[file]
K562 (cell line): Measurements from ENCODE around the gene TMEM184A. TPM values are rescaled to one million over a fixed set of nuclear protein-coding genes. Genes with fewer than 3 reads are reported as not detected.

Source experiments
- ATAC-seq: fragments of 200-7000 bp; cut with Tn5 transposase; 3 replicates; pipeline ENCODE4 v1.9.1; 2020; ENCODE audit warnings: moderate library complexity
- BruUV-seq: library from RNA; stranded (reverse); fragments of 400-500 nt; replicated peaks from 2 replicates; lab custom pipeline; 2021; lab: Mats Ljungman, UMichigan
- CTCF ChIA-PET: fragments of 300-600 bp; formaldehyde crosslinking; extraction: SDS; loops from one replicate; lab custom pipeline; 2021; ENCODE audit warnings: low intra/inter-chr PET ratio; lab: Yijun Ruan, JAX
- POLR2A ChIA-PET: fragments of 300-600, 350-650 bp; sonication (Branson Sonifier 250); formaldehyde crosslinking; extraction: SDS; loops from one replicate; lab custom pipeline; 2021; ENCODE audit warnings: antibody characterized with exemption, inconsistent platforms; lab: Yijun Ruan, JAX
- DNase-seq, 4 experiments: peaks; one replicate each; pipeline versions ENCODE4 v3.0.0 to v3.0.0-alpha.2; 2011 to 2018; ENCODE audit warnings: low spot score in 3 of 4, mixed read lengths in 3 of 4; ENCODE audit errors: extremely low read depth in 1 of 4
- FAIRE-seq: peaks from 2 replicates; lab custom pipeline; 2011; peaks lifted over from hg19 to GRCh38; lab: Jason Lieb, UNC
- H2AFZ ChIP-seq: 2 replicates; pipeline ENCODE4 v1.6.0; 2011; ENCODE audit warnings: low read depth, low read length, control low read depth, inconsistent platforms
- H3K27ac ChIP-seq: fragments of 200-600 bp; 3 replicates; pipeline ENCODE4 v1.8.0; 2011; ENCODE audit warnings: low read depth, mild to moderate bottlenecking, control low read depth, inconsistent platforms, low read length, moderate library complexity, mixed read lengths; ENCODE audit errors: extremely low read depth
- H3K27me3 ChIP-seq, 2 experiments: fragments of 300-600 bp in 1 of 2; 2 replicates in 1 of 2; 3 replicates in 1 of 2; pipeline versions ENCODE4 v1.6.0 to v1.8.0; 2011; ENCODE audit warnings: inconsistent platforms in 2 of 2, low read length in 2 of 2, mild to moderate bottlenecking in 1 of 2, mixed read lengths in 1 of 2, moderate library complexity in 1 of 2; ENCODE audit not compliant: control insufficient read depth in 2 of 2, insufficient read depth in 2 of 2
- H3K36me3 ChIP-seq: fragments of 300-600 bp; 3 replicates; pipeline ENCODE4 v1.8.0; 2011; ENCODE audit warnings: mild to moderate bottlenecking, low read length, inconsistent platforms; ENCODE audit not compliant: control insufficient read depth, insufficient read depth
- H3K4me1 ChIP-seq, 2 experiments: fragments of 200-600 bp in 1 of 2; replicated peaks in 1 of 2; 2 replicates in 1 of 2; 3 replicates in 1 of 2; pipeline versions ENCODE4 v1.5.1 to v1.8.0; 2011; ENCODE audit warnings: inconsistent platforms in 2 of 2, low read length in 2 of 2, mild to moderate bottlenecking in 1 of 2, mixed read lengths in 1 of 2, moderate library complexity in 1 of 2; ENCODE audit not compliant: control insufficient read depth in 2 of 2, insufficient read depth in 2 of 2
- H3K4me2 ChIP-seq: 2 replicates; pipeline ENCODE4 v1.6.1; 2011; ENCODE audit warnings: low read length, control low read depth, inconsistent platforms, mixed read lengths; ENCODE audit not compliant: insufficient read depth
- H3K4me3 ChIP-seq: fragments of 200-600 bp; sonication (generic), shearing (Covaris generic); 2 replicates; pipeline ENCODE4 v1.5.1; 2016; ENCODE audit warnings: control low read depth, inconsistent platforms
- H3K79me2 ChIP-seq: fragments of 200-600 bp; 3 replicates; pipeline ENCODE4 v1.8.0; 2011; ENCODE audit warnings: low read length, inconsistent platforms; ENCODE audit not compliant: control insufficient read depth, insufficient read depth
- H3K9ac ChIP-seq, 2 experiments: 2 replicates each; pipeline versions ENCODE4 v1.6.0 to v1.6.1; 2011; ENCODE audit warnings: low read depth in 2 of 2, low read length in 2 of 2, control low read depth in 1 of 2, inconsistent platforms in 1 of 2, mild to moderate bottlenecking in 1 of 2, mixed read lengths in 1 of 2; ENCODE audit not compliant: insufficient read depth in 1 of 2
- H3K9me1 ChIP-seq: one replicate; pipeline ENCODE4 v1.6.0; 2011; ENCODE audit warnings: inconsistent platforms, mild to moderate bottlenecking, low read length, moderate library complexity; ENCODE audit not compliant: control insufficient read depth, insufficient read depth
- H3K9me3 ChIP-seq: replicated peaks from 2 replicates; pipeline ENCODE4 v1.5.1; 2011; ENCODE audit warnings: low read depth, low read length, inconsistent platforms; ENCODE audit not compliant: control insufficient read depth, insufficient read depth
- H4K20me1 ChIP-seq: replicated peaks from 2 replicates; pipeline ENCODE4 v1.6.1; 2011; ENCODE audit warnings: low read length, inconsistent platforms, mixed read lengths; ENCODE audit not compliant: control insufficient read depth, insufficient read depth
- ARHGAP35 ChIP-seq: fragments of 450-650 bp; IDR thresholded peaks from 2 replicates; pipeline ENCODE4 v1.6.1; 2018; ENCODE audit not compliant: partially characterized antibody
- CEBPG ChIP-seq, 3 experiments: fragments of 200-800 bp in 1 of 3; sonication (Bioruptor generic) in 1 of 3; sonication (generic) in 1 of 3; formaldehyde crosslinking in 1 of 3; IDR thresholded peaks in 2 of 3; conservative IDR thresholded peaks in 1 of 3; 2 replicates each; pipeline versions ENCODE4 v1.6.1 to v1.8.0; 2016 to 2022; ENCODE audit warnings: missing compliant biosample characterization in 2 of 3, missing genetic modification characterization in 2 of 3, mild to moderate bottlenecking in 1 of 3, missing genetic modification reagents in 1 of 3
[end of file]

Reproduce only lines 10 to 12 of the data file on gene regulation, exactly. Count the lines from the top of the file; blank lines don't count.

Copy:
- H3K27ac ChIP-seq: fragments of 200-600 bp; 3 replicates; pipeline ENCODE4 v1.8.0; 2011; ENCODE audit warnings: low read depth, mild to moderate bottlenecking, control low read depth, inconsistent platforms, low read length, moderate library complexity, mixed read lengths; ENCODE audit errors: extremely low read depth
- H3K27me3 ChIP-seq, 2 experiments: fragments of 300-600 bp in 1 of 2; 2 replicates in 1 of 2; 3 replicates in 1 of 2; pipeline versions ENCODE4 v1.6.0 to v1.8.0; 2011; ENCODE audit warnings: inconsistent platforms in 2 of 2, low read length in 2 of 2, mild to moderate bottlenecking in 1 of 2, mixed read lengths in 1 of 2, moderate library complexity in 1 of 2; ENCODE audit not compliant: control insufficient read depth in 2 of 2, insufficient read depth in 2 of 2
- H3K36me3 ChIP-seq: fragments of 300-600 bp; 3 replicates; pipeline ENCODE4 v1.8.0; 2011; ENCODE audit warnings: mild to moderate bottlenecking, low read length, inconsistent platforms; ENCODE audit not compliant: control insufficient read depth, insufficient read depth